MACHU PIC­CHU: A FUN TRAIN

A luxury train jour­ney re­calls the ad­ven­tures of a fa­mous ex­plorer

The Weekend Australian - Travel - - Travel & Indulgence - Sharon Verghis

Amer­i­can ex­plorer Hi­ram Bing­ham vividly re­counted his first sight of Machu Pic­chu in his clas­sic 1922 book Inca Land: Ex­plo­rations in the High­lands of Peru. Strug­gling through thick jun­gle with a young na­tive guide, Bing­ham came across a flight of beau­ti­fully con­structed ter­races: “It did not take an ex­pert to re­alise, from the glimpse of Machu Pic­chu on that rainy day in July 1911, when Sergeant Car­rasco and I first saw it, that here were most ex­tra­or­di­nary and in­ter­est­ing ru­ins.”

Bing­ham would go on to in­tro­duce this an­cient In­can won­der to the world. “What­ever name be fi­nally as­signed to this site by fu­ture his­to­ri­ans, of this I feel sure — that few ro­mances can ever sur­pass that of the gran­ite citadel on top of the beetling precipices of Machu Pic­chu, the crown of Inca Land,’’ he wrote.

On a crisp Oc­to­ber evening more than a cen­tury later, the Belmond Hi­ram Bing­ham train is alive with song as it chugs slowly up through the Urubamba Val­ley from Aguas Calientes, the hub for Machu Pic­chu, to Cusco’s Poroy Sta­tion.

Out­side, the lush, sub-trop­i­cal land­scape tra­versed long ago by Bing­ham slips by in a misty blue twi­light (“In Inca Land one may pass from glaciers to tree ferns within a few hours,” he noted later in his mem­oirs). In­side, our car­riage is rocking on its wheels as we howl and yo­del and clap our way through Guan­tanam­era, the Span­ish-lan­guage clas­sic made fa­mous by Amer­i­can rocker Pete Seeger in the 1960s. A trio of mu­si­cians strum gui­tars, egging us on. The whole car­riage erupts in roars and wolf whis­tles as an el­derly Amer­i­can cou­ple jump to their feet, grab tam­bourines and mara­cas, and start gy­rat­ing their hips to the plain­tive Jo­seito Fer­nan­dez melody.

This im­promptu jam be­gins in the train’s lav­ishly ap­pointed bar car soon af­ter din­ner, per­haps fu­elled by the ex­cite­ment of a day at the fa­bled Inca site cou­pled with the many bot­tles of fine Peru­vian wine and trays of pisco sours — the coun­try’s na­tional cock­tail — that travel the length of the two dining cars over an in­dul­gent four­course din­ner ser­vice.

My fel­low pas­sen­gers, a well-heeled, Panama hatwear­ing, cos­mopoli­tan bunch, had showed no signs of flam­boy­ance when we first met in the pri­vate Hi­ram Bing­ham wait­ing room back at Aguas Calientes. Then, it was all de­murely sipped aper­i­tifs as we availed our­selves of the hot tow­els served on trays, and traded quiet chit chat, wait­ing to em­bark on what’s been billed as one of the world’s great train jour­neys.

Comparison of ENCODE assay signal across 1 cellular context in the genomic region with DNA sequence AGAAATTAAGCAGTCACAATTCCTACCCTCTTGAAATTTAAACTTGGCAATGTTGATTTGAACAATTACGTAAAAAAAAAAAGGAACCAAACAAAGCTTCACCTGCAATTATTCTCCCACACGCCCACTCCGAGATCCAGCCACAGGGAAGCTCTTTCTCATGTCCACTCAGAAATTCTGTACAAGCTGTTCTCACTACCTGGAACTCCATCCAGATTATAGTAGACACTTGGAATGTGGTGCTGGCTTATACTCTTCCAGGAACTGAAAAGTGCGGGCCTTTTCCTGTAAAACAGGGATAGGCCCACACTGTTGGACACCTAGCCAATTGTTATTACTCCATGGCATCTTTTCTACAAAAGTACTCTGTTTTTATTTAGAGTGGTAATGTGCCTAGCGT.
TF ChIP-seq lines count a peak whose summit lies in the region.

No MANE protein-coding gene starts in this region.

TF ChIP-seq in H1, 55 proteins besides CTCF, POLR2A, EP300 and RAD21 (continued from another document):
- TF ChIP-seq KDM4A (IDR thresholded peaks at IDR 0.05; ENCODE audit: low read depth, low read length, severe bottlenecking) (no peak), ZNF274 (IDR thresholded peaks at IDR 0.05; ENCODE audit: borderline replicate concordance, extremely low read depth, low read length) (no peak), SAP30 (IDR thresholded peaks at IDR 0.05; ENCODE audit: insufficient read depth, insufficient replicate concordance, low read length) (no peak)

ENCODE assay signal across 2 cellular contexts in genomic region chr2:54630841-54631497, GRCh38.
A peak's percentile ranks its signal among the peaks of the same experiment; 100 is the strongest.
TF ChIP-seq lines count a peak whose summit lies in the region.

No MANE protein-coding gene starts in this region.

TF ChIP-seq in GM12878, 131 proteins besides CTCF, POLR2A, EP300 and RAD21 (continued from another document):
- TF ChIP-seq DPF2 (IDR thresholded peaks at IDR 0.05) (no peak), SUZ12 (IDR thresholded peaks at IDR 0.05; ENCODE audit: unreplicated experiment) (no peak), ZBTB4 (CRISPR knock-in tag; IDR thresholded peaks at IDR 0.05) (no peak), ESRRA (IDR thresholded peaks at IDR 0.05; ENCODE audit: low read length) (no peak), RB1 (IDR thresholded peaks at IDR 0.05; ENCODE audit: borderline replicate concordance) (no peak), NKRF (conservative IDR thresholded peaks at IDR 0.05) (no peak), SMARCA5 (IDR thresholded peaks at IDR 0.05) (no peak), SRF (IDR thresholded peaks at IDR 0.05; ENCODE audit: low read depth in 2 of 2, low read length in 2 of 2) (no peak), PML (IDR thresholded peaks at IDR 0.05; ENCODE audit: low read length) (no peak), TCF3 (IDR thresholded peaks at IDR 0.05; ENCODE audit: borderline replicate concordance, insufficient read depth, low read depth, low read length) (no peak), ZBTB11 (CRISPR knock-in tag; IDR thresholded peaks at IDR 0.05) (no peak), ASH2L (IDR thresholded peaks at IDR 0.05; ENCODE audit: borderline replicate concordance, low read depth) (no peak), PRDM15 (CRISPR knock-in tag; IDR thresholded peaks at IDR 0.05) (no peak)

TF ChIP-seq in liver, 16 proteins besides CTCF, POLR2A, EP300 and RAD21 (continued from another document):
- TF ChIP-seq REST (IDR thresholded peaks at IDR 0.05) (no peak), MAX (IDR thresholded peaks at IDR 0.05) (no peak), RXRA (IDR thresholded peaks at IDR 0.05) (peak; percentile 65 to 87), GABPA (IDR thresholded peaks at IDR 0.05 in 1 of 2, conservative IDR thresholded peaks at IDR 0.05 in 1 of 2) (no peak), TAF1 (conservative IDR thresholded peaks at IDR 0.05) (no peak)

Its four blue and gold wag­ons, dec­o­rated in the style of 1920s Pull­man car­riages (the train also fea­tures the dining cars and an ob­ser­va­tion/bar car, and car­ries up to 84 pas­sen­gers), are a wel­come sight as I clam­ber on­board for my one-way, three-hour trip to Cusco.

There is luxury in the small­est de­tails: the silky pol­ished woods used in the el­e­gant in­te­rior pan­elling, the shiny brass fit­tings, the crisp white table­cloths, sparkling crys­tal wine glasses and heavy sil­ver cut­lery. Gen­er­ously laid out for us hun­gry trekkers, tonight’s din­ner menu in­cludes a leek and potato emul­sion, caviar de Ki­wicha, grilled trout with a Maras salt crust and ten­der­loin beef from the Sa­cred Val­ley, fol­lowed by or­ganic choco­late from Quil­l­abamba.

It’s deca­dence all the way for the daily ser­vice, se­lected the best train in the world by the read­ers of Conde Nast Trav­eller UK in 2011. A round-trip ticket in­cludes aper­i­tifs on ar­rival at Cusco’s Poroy sta­tion, brunch or gourmet din­ner, on-board en­ter­tain­ment, a tourist guide for big­ger groups, tick­ets and trans­porta­tion to Machu Pic­chu, tea at Belmond Sanc­tu­ary Lodge and a gourmet An­deanin­spired din­ner.

It’s a feast in four di­vine cour­ses, and we tuck in heartily while our guide en­ter­tains us with sto­ries of Bing­ham’s ex­ploits. And then, af­ter end­less rounds of pisco sours, the mu­sic be­gins: “Guan­tanam­era ... gua­jira Guan­tanam­era ...” It’s easy to imag­ine the ghost of the in­trepid Hi­ram hov­er­ing over­head, clap­ping along in time.

Clock­wise from top, dancers give the Belmond Hi­ram Bing­ham a colour­ful send-off; the train en route; Machu Pic­chu; one of two dining cars

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